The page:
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Replace conifers with fruit trees?

We have two conifers (about 20 ft tall) that we'd like to cut down and plant 2 or 3 fruit trees instead (maybe apple, plum, cherry).  Problem is we can't get any heavy machinery to that part of the garden as it's accessed by steps.

I've never tried to remove a tree (roots and all) before. Any idea what I'm letting myself in for?

Also, if I'm planting a fruit tree where a conifer used to be, do I have to do anything particular to prepare the soil? Is it even a good idea to do this?


  • waterbuttswaterbutts Posts: 1,214

    Are you planning to do it single-handed or do you have a friend to help?  It is much easier with two people. You need a pruning saw or a bow saw, a ladder, an axe and a rope.

    Prop the ladder against the tree trunk and tie it securely to the tree. Climb the ladder to a decent height and begin to saw off all the side branches. Do as many of them as you can reach, moving the ladder if necessary, until you have the least amount of weight at the top of the tree that is possible. Cut a V shape in the highest point of the trunk on the side that you want the tree to fall. Move the ladder and cut the tree in a straight line on the other side. Let the top of the tree fall and saw it into bits to move it. Repeat the V cut and straight cut, moving down the trunk. Tie the rope to the trunk if you think there is a risk of it falling in the wrong direction. A friend at the other end of the rope can help to guide it down. When you have 4 feet of trunk left staning, stop cutting the trunk and start on the roots. The trunk acts as a lever and helps a lot to rock the roots loose.

    Dig a channel round the tree, avout 3 or 4 feet away from the trunk. when you meet a root, cut it with the axe or saw it with the saw. Conifer roots are not deep. Use the trunk to help you find them by rocking it when you can.

    The soil will be dry and impoverished and you will need to add a lot of manure and compost. Things will grow well on the site once that is done.

    It is hard work but it is do-able and very rewarding.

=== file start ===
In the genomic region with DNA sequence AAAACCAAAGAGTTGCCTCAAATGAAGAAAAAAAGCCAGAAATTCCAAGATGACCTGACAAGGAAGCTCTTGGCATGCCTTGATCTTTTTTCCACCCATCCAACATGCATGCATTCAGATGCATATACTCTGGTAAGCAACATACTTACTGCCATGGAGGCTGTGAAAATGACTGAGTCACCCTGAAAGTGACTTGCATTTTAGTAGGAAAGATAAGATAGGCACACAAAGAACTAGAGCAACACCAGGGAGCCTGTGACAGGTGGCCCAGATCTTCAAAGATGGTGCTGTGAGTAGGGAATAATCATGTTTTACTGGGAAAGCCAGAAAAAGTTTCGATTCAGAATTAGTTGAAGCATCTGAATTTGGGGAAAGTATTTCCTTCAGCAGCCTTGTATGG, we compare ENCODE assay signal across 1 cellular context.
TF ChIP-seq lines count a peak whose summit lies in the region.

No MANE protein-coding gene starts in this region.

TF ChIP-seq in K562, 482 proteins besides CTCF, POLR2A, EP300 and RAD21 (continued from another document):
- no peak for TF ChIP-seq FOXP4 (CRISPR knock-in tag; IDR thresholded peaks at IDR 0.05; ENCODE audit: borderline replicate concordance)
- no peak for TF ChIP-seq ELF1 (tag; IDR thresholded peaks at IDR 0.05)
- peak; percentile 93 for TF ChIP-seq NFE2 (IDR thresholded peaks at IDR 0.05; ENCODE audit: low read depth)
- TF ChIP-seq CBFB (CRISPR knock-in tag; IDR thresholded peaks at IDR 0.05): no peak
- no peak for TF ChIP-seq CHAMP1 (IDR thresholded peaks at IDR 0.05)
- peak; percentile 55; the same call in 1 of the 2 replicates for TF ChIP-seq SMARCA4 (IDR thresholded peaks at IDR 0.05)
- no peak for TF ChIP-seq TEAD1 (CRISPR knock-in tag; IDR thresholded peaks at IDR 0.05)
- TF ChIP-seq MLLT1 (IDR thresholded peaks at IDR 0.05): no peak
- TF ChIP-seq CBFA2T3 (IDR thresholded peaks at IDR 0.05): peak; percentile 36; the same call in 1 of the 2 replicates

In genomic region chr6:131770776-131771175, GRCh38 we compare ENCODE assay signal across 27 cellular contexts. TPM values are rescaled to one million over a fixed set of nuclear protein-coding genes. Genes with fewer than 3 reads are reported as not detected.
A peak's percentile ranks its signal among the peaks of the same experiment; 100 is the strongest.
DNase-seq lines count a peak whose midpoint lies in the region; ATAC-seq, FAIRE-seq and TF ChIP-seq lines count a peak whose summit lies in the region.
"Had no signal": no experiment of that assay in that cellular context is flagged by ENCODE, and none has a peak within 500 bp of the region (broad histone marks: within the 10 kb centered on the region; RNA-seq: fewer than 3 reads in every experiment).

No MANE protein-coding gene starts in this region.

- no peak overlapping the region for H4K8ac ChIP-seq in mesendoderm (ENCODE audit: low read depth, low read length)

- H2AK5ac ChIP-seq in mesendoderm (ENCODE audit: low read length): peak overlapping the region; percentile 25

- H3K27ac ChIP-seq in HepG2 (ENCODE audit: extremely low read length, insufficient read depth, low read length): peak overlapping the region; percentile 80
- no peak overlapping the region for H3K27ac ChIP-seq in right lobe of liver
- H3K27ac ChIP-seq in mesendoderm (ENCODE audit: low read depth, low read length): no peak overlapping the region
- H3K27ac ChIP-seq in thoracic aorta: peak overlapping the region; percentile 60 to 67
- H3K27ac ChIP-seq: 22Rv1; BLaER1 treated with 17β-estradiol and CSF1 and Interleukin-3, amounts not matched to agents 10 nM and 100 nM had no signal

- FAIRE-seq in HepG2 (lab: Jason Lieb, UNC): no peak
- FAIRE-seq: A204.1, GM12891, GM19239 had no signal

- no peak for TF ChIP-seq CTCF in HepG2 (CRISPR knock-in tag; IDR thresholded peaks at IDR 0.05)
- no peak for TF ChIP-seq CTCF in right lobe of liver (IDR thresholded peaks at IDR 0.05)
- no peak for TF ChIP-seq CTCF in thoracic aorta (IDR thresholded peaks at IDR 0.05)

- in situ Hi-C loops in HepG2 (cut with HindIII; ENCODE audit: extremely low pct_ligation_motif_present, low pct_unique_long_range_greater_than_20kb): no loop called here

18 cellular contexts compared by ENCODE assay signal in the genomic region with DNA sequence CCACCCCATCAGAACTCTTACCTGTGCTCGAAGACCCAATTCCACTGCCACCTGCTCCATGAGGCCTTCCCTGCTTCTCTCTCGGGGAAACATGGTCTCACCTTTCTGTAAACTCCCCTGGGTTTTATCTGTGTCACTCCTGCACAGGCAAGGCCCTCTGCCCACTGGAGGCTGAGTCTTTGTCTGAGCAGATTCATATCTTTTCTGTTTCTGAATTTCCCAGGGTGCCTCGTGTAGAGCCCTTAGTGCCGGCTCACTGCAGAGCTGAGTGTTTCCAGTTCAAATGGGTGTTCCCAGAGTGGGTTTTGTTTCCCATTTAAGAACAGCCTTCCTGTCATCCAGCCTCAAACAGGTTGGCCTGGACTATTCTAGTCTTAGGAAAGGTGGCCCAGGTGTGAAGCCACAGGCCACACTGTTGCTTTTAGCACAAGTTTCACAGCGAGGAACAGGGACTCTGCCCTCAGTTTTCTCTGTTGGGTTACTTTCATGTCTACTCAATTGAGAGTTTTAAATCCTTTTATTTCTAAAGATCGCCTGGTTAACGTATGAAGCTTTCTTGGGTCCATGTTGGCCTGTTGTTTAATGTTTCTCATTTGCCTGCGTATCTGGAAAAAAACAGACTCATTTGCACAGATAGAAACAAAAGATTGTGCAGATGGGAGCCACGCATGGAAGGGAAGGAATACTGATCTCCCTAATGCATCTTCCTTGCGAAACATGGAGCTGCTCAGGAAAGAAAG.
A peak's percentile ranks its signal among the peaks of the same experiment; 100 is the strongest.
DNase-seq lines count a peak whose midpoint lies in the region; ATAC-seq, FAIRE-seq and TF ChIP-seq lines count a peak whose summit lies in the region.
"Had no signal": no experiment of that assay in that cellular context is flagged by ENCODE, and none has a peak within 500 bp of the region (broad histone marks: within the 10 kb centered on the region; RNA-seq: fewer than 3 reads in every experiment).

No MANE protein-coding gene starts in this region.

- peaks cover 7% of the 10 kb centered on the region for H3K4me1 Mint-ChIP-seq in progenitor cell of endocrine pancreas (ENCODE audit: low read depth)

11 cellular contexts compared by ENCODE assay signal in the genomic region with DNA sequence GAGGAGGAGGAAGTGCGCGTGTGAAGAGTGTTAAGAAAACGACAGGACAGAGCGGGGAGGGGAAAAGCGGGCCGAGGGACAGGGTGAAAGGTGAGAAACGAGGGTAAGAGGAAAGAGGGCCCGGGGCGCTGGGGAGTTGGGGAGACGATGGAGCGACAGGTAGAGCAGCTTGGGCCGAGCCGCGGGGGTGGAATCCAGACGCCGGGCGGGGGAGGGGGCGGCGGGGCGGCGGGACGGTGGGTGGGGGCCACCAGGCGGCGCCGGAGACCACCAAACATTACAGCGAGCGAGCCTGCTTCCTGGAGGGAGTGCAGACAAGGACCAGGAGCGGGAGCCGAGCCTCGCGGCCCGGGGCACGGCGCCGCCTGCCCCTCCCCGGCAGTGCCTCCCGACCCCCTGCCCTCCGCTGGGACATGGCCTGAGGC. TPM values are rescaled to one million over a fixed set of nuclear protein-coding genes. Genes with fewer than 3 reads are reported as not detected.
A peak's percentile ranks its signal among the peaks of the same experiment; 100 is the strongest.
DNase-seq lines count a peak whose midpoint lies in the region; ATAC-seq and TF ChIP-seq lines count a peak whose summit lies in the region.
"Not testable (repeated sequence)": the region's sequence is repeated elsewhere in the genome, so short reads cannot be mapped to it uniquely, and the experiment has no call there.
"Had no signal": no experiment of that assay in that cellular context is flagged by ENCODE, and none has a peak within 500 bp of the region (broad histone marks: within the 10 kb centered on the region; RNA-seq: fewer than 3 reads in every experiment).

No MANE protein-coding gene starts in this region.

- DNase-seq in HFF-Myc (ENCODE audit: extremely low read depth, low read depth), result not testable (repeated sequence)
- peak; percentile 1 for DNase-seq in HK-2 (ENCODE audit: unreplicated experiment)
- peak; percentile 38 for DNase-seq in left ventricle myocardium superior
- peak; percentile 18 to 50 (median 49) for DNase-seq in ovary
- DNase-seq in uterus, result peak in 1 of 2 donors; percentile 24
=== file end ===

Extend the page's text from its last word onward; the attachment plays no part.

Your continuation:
• Zoomer44Zoomer44 Posts: 3,212

    I'ts hard workimage.

    I cut down two conifers as tall as the house some years ago. You'll need to cut the tree down first but leave enough of the stump for leverage to loosen the roots when pulling it up, at least 3ft of stump.

    I cut all the branches off a few at a time into managable sizes. The roots go deep and are spread out so expect to dig a hole around the bottom of the tree at least two foot from the stump all the way round. It seems alot but makes it easy when you try to get the stump and roots out. If you can dig a bigger hole do so.  

    Then dig down to uncover as much of the roots as you can. A fork will help loosen the soil and a spade to get the soil out of the hole but I took to using a hand trowel to get at the roots lower down. You'll still find some thick roots, use the stump as a level to rock the remaining plant which will help to loosen the roots further. Any thick roots can be cut with a saw close to the rim of the hole.

    The more of the roots you can dig out the better the ground will be for,planting anything new.    

    The ground is likely to be very dry where the conifers grew and so digging in a lot of well rotted manure will give new plants a good start. I'm sure another poster can help with advise about planting fruit tree's.     

    Good luckimage


  • chickychicky SurreyPosts: 9,703

    To add to this advice, there was a thread about removing conifers a couple of days ago - I will bump  it up the forum list for you Blueboots

    We did not inherit the earth from our grandparents.  We’re borrowing it from our children.
  • gerrykgerryk Posts: 24

    if you have never cut down a large tree before start with side branches cut as much as you can then go as high as you can and then cut in sections untill you get to the stump then happy diggng

  • BluebootsBlueboots Posts: 100

    Thank you all!  I didn't think of leaving a decent amount of stump to act as leverage. I imagined cutting it at the base. To be honest I didn't really know what was involved and wondered if you could get the roots out without a stump grinder (whatever that is). I'm going to print out the thread so I have all the advice to hand. There will be two of us, I'll be doing it with my husband.

    The compost angle is covered. We inherited a largish compost heap when we bought the house a cuple of years ago - and it's in the wrong place. We'll use it up on the site of the conifers before we plant fruit trees. There's a nearby farm where we can get manure.

    If we take out the conifers soon do you think we should plant fruit trees in the autumn or wait till after winter?

    I'll take before, during and after pictures when we do it and post them.

  • waterbuttswaterbutts Posts: 1,214

    If you get all the roots out and have enough strength left to dig the manure in and still feel able to plant a tree on the spot , then good on you, dig away!image

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